Khurshid Ahmad
February 2005.
Text corpora are used in a number of different ways: traditionally corpora have been
used for the study and analysis of language at different levels of linguistic description;
corpora have been constructed for the specific purpose of acquiring knowledge for
information extraction systems, knowledge-based systems and e-business systems;
corpora have been developed for cognitive neuropsychology purposes and for
studying child language development. Speech corpora play a vital role in the
specification, design and implementation of telephonic communication and for the
broadcast media.
The creation of a corpus is a task that experts perform better than novices: the experts
have an intuitive notion of the inter-related notions of representativeness, balance,
coverage, accuracy and impact. The categorization of texts is an equally complex
task – and those of us who have looked at library classification systems, news wire
subject category, and museum classification, are always so different from what ones
intuition may suggest.
In my talk, I will deal with two key issues: First, the design, assembly and analysis of
corpora of sub-languages or special languages for automatically extracting
terminology and ontology, or more accurately, a conceptual scheme for organising the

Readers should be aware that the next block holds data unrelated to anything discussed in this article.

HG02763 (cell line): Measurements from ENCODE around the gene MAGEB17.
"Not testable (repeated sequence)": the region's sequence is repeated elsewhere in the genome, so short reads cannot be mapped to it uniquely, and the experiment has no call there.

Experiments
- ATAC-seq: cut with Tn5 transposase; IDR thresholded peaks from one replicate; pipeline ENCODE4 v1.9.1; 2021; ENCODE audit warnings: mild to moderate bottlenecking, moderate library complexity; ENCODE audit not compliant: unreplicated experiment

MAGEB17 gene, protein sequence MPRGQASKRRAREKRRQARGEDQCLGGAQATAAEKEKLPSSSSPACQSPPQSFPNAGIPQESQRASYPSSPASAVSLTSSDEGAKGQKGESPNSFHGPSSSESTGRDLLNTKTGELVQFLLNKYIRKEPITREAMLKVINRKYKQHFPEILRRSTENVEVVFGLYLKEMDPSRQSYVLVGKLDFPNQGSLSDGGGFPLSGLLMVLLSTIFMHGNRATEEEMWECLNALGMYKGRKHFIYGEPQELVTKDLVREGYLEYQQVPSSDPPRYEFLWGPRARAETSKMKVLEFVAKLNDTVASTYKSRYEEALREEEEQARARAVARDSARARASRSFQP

terminology. I will draw upon my experience of the special language of nuclear
physics, sewer engineering, philosophy of science, and art & dance criticism. Second,
I will discuss how texts can be ‘automatically’ categorised using neural computing
systems, particularly self-organising maps. A good example here is the WEBSOM
web site that is being used to automatically categorise and retrieve texts in computer
science and other disciplines. I will describe my recent experience of organising news
wire texts automatically using a system that learns to categorise. The texts used in
both the studies were captured from digital libraries and news wire services.
The lessons drawn from terminology/ontology studies and from categorisation
systems, will be synthesised to describe a system that can learn to assemble, design,
analyse and categorise texts automatically. This system will additionally have a
‘knowledge base’ comprising heuristics developed by expert corpus linguists. So, in
‘fullness’ of time, we might have a system that can autonomously organise corpora by
retrieving texts from the world wide web.